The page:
The Lord Madoc, sonne of Owen Gwyndd prince of NorthWales, leaving his brothers in contention, and warre for their inheritance sought, by sea (westerlie from Irland), for some forein, and—Region to plant hymselfe in with soveranity: wth Region when he had found, he returned to Wales againe and hym selfe wth Shipps, vituals, and men and women sufficient for the coloniy, wth spedely he leed into the peninsula; then named Farquara; but of late Florida or into some of the Provinces, and territories neere ther abouts: and in Apalchen, Mocosa, or Norombera: then of these 4 beinge notable portions of the ancient Atlantis, no longer—nowe named America16".
As William Sherman has commented, "In Dee's 1576-1578 manuscripts Madoc became the linchpin of claims for North America"17". Or as Gwyn Williams has observed, Dee "snatched what had been a marginal, perhaps underground, story and thrust it into the centre of Elizabethan enterprise"18".

The first printed text to mention the Madoc story was George Peckham's account in A True Reporte Of the late discoveries and possession taken in the right of the Crowne of Englande, of Newfound Landes, published in 158319". Peckham had been consulting with Dee in 1582, and no doubt it was his conversations with Dee that gave further clarification to his own arguments20".

The assumption can further be made that, infact, Dee told Peckham of the Madoc legend, which Peckham then incorporated into his own work—printing for the first time in English the legend of Madoc as a claim for Elizabethan expansion westward.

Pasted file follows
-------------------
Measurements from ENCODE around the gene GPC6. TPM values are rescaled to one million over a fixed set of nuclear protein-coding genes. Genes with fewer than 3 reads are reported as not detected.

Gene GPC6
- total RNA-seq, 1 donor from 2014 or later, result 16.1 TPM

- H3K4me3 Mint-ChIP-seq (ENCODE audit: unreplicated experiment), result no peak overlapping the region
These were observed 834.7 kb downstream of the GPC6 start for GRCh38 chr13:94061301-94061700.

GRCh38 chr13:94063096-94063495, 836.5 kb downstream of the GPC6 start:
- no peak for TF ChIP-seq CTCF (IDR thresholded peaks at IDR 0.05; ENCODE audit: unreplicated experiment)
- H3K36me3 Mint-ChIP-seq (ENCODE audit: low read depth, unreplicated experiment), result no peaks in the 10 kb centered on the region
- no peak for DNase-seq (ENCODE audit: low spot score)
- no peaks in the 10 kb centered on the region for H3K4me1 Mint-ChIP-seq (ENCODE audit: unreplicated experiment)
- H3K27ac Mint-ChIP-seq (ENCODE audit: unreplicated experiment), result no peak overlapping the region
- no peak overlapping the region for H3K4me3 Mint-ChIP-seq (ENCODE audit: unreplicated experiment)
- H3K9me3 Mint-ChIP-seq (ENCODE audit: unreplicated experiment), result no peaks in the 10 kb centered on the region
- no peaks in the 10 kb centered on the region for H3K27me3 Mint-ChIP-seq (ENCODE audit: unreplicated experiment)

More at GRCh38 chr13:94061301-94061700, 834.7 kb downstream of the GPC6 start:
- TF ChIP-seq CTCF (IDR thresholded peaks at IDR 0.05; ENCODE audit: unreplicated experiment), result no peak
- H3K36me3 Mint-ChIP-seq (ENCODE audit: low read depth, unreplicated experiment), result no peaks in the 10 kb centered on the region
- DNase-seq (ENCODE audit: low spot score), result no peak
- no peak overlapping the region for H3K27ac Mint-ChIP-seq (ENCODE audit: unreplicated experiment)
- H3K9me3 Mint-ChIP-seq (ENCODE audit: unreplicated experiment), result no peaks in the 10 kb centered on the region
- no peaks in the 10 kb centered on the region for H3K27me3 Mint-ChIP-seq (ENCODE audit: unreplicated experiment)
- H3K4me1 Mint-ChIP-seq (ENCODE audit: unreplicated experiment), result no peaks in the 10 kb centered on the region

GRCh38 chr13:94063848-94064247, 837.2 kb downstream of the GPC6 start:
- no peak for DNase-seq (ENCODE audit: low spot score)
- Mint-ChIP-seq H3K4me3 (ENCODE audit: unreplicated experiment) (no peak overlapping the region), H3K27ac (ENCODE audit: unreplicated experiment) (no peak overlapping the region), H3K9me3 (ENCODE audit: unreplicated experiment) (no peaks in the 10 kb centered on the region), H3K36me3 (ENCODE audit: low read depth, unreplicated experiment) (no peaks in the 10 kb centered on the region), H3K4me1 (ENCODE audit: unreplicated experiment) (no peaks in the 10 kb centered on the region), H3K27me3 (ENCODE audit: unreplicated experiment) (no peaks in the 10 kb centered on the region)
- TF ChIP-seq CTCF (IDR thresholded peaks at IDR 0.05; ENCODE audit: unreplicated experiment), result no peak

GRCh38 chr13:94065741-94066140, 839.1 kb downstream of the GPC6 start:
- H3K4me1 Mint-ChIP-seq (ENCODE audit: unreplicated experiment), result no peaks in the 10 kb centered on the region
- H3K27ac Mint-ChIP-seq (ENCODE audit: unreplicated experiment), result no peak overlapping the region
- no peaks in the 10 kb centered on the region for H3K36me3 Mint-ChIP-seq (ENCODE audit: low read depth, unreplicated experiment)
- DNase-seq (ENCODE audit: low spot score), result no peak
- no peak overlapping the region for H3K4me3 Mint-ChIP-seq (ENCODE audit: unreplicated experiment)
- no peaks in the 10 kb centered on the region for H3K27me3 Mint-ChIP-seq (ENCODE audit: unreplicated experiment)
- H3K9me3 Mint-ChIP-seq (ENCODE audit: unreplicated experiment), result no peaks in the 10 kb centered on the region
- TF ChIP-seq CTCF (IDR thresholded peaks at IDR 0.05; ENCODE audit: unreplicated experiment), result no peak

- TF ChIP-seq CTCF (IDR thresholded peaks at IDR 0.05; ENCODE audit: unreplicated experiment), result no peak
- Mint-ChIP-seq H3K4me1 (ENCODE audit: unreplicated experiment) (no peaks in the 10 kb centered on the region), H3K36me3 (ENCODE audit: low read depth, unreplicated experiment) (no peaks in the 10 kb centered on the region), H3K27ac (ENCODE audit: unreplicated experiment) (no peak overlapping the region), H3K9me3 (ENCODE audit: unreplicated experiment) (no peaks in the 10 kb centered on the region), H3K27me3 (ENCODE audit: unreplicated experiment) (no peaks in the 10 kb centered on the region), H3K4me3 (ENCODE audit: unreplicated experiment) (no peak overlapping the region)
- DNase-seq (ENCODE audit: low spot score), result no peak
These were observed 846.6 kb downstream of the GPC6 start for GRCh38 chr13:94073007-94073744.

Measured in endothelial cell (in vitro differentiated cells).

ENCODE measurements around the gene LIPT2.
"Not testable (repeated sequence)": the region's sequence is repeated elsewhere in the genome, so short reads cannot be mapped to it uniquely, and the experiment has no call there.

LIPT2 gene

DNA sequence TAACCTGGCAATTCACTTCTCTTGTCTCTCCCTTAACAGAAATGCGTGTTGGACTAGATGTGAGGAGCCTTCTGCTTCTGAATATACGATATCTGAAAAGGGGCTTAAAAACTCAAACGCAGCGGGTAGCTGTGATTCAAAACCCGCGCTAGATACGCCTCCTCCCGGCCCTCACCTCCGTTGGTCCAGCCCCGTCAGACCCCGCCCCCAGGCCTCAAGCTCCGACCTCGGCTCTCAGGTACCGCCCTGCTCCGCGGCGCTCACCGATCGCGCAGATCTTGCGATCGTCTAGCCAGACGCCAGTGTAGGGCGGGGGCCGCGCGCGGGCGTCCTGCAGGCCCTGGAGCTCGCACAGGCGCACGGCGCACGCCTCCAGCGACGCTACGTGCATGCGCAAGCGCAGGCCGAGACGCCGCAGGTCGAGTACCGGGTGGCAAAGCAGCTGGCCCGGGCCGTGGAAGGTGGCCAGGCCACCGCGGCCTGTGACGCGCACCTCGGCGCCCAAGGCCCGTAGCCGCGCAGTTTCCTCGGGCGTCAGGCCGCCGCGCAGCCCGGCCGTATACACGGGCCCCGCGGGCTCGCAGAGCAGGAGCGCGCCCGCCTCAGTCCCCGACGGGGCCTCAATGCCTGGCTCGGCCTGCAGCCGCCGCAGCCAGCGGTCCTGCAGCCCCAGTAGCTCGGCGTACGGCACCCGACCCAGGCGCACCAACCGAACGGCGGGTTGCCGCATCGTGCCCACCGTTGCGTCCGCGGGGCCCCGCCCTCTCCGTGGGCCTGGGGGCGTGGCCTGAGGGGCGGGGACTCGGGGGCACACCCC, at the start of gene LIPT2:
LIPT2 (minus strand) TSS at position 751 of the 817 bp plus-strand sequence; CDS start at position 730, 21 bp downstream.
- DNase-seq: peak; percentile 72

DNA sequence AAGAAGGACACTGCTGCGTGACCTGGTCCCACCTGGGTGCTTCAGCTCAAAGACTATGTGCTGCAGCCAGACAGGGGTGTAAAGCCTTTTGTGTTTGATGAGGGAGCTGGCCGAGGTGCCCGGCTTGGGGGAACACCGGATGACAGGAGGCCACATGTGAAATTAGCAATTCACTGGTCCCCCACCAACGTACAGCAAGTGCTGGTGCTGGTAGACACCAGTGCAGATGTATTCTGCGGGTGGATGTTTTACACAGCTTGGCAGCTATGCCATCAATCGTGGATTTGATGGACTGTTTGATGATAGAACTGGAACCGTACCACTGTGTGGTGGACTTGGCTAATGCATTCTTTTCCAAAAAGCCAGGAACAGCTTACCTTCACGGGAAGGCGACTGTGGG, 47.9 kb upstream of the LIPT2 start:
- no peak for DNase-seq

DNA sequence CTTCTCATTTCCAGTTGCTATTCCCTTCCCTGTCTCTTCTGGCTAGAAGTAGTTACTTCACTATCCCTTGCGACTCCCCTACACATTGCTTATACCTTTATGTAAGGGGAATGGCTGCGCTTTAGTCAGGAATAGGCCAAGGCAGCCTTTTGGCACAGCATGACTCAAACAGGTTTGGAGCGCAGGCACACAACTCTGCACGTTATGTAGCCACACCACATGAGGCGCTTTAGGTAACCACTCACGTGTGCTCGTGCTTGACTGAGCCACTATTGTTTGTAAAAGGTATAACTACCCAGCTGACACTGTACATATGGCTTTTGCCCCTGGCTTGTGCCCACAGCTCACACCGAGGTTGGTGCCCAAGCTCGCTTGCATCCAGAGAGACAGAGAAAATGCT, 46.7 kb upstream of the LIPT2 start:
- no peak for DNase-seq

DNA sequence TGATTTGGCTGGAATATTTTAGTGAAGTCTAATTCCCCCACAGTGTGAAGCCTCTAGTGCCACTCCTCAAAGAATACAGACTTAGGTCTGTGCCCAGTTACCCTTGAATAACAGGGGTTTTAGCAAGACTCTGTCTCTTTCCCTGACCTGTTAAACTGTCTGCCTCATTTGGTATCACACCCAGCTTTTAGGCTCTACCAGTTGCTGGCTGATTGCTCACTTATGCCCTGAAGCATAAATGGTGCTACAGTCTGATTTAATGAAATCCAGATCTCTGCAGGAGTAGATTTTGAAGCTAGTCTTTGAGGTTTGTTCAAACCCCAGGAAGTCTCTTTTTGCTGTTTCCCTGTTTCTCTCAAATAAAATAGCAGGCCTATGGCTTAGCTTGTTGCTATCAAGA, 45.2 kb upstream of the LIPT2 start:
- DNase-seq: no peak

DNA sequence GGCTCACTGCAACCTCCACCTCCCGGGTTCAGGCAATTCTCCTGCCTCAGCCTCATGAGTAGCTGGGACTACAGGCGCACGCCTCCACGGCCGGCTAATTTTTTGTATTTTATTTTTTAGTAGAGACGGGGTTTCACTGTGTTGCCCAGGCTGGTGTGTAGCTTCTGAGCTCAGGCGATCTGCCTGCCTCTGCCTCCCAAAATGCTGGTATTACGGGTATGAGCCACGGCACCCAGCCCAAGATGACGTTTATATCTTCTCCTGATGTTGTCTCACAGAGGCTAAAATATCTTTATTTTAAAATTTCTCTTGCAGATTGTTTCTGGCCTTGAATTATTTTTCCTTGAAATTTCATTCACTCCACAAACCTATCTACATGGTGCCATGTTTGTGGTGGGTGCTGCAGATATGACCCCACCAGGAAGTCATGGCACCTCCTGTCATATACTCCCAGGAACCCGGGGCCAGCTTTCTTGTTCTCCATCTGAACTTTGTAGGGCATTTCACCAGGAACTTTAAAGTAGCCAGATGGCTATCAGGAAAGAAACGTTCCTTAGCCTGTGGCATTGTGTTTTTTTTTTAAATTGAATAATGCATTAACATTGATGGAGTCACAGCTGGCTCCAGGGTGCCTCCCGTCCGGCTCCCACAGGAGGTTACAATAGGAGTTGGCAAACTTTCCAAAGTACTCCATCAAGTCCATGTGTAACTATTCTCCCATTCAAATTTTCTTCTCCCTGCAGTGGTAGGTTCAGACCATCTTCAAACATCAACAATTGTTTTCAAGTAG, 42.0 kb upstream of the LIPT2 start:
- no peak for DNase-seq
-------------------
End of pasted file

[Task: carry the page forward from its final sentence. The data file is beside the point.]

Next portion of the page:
Peckham had been working in conjunction with Humphrey Gilbert in laying claims to the North America. In the third chapter of A True Reporte he "doth shew the lawful tytle, which the Queen's most excellent Majestie hath unto those Countries, which through the ayde of Almighty God are meant to be inhabited"21". As Peckham stated, his aim was to provide the material that would "restore her to her Highnesse' ancient right and interest in those Countries, into which a noble and worthy personage, lyneally decended from the blood royal, borne in Wales, namely Madock ap Owen Gweneth" had first inhabited, and thus, provided the base on which Elizabeth's claims rested22".

Dee's assertion of the Madoc legend had been taken up as the principle material to justify those claims. A Welshman of royal lineage, who had sailed the stormy seas of the North Atlantic three hundred years prior to Columbus, clearly gave the English a legal claim to the New World! It was a beautiful and ingenious use of antiquarianism that helped in formulating the legal claim that British Empire builders were then beginning to use in their quest for territorial aggrandizement.

John Dee, Adrian Gilbert, and John Davies would soon be involved in wild speculation, gaining letters of patent to a large section of North America, as they tried to put into physical and legal reality the claims that to that point had merely been academic and speculative23". It was The sad thing for their designs would be that Elizabeth never totally bought into their propaganda.